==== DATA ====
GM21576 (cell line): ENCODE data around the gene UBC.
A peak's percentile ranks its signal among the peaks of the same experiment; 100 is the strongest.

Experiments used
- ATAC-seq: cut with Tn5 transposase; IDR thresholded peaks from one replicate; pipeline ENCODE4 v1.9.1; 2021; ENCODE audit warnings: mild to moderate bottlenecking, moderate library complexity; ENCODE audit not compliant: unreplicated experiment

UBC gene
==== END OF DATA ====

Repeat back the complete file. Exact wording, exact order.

GM21576 (cell line): ENCODE data around the gene UBC.
A peak's percentile ranks its signal among the peaks of the same experiment; 100 is the strongest.

Experiments used
- ATAC-seq: cut with Tn5 transposase; IDR thresholded peaks from one replicate; pipeline ENCODE4 v1.9.1; 2021; ENCODE audit warnings: mild to moderate bottlenecking, moderate library complexity; ENCODE audit not compliant: unreplicated experiment

UBC gene